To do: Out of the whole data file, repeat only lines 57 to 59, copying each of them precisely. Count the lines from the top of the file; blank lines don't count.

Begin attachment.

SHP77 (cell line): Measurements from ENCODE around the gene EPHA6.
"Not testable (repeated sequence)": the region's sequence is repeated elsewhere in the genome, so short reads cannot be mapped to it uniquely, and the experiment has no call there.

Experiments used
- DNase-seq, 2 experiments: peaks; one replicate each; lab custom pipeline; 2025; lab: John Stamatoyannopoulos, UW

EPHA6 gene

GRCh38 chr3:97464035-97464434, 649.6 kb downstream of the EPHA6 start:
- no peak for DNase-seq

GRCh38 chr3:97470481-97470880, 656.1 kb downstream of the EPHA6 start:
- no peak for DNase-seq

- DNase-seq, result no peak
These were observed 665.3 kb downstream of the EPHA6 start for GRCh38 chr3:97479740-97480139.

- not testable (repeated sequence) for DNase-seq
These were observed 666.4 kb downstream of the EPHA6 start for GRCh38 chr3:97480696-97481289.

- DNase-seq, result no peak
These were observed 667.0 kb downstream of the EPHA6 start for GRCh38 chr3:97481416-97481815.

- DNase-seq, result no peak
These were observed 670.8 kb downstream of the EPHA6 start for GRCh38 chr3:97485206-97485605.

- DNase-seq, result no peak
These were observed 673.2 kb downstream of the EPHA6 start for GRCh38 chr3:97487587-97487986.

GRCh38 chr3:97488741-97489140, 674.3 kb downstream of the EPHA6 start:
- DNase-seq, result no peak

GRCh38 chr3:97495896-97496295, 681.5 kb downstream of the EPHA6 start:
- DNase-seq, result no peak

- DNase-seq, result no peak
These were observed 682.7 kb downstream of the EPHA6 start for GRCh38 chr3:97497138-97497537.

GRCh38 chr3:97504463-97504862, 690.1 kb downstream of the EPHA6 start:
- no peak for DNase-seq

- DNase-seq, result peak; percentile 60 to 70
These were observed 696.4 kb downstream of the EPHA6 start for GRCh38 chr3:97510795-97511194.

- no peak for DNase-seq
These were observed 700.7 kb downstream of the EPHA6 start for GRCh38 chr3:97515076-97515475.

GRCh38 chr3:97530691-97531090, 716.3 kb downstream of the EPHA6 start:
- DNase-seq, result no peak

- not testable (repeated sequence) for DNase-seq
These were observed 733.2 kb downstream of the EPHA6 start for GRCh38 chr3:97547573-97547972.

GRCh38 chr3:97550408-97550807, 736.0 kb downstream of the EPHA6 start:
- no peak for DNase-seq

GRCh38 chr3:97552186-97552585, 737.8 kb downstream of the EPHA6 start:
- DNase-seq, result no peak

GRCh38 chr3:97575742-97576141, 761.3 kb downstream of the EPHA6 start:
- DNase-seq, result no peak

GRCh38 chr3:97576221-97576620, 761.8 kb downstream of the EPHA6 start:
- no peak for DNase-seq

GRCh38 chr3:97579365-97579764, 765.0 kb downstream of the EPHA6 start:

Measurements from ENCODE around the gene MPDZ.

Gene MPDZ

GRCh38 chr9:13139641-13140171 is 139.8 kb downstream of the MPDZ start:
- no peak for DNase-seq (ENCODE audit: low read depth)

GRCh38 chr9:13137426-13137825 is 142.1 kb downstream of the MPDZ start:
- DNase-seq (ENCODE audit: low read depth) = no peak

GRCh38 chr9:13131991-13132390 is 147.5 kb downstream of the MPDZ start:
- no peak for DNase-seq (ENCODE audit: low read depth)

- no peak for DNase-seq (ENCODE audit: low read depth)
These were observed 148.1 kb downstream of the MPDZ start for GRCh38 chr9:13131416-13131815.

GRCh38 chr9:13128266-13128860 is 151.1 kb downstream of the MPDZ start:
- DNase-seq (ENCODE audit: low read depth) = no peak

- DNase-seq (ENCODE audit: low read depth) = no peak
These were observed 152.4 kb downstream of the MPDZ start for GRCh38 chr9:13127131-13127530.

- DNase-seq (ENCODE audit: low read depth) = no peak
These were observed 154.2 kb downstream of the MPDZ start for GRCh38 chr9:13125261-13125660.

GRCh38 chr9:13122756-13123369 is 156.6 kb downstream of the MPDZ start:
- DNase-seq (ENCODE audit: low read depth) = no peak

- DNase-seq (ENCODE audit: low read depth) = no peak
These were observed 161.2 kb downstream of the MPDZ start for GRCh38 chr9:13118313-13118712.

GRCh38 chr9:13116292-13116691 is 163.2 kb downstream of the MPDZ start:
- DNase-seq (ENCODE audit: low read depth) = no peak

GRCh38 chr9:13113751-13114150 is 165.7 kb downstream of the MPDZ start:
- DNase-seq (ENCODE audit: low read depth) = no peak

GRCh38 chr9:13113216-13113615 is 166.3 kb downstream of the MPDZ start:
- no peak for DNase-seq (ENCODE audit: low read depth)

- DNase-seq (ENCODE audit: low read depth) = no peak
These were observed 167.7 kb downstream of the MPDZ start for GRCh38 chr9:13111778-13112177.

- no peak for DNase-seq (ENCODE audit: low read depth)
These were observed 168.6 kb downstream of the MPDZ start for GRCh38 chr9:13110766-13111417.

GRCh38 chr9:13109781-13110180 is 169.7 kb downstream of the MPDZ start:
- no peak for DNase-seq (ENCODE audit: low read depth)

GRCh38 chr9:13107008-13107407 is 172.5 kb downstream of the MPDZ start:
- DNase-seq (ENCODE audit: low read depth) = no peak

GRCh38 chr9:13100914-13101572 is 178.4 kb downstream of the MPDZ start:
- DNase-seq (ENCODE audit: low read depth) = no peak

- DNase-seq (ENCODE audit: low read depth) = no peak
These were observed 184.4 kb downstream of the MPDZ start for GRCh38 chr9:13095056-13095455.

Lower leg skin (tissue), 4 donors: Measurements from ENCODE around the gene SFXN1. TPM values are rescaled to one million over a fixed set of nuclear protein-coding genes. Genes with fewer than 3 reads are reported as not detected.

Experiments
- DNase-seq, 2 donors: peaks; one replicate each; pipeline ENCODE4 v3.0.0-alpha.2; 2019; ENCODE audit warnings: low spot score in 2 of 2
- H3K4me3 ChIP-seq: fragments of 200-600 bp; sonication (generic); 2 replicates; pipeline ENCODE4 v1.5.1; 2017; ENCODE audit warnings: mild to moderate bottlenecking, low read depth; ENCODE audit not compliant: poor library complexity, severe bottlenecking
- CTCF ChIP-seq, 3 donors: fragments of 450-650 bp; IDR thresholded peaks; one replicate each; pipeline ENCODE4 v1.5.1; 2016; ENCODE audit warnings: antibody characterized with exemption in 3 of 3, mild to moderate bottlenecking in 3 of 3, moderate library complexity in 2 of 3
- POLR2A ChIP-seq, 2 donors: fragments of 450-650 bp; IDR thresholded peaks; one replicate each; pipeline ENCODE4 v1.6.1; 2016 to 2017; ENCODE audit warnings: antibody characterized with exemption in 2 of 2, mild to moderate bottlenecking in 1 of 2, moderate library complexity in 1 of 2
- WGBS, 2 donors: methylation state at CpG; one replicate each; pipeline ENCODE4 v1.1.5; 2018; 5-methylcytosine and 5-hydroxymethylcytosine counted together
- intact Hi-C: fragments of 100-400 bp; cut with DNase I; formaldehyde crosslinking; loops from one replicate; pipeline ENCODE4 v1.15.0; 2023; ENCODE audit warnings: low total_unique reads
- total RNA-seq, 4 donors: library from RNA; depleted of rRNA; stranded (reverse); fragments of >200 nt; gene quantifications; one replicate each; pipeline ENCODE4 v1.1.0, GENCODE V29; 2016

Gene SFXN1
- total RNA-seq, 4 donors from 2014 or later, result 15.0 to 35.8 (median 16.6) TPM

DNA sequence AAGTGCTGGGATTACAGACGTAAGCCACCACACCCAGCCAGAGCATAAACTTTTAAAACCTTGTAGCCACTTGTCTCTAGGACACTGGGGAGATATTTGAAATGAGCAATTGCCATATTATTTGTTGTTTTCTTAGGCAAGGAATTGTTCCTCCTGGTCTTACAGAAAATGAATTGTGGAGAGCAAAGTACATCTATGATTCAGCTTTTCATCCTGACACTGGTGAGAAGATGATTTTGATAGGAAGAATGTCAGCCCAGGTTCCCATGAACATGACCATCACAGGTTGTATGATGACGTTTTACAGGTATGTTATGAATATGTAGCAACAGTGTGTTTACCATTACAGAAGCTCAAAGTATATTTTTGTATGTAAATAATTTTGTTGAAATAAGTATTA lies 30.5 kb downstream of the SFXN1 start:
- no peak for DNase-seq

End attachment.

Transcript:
- DNase-seq (ENCODE audit: low read depth) = no peak
These were observed 152.4 kb downstream of the MPDZ start for GRCh38 chr9:13127131-13127530.

- DNase-seq (ENCODE audit: low read depth) = no peak